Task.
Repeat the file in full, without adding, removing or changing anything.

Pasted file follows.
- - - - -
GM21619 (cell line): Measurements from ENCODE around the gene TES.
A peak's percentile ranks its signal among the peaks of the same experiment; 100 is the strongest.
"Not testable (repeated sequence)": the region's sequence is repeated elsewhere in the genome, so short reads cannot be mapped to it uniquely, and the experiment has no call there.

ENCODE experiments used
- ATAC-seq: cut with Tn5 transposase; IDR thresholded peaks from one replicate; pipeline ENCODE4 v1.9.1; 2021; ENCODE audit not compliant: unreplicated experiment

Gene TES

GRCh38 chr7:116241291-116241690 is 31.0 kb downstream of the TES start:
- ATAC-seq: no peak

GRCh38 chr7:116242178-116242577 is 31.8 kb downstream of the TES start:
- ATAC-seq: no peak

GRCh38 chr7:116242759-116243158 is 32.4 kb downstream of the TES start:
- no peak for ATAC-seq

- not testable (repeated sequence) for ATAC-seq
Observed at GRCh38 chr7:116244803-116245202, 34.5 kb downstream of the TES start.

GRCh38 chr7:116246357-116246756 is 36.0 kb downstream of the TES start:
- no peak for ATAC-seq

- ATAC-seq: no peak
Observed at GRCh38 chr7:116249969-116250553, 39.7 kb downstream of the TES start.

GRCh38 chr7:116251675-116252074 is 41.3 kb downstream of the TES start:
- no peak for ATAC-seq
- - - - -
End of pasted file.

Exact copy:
GM21619 (cell line): Measurements from ENCODE around the gene TES.
A peak's percentile ranks its signal among the peaks of the same experiment; 100 is the strongest.
"Not testable (repeated sequence)": the region's sequence is repeated elsewhere in the genome, so short reads cannot be mapped to it uniquely, and the experiment has no call there.

ENCODE experiments used
- ATAC-seq: cut with Tn5 transposase; IDR thresholded peaks from one replicate; pipeline ENCODE4 v1.9.1; 2021; ENCODE audit not compliant: unreplicated experiment

Gene TES

GRCh38 chr7:116241291-116241690 is 31.0 kb downstream of the TES start:
- ATAC-seq: no peak

GRCh38 chr7:116242178-116242577 is 31.8 kb downstream of the TES start:
- ATAC-seq: no peak

GRCh38 chr7:116242759-116243158 is 32.4 kb downstream of the TES start:
- no peak for ATAC-seq

- not testable (repeated sequence) for ATAC-seq
Observed at GRCh38 chr7:116244803-116245202, 34.5 kb downstream of the TES start.

GRCh38 chr7:116246357-116246756 is 36.0 kb downstream of the TES start:
- no peak for ATAC-seq

- ATAC-seq: no peak
Observed at GRCh38 chr7:116249969-116250553, 39.7 kb downstream of the TES start.

GRCh38 chr7:116251675-116252074 is 41.3 kb downstream of the TES start:
- no peak for ATAC-seq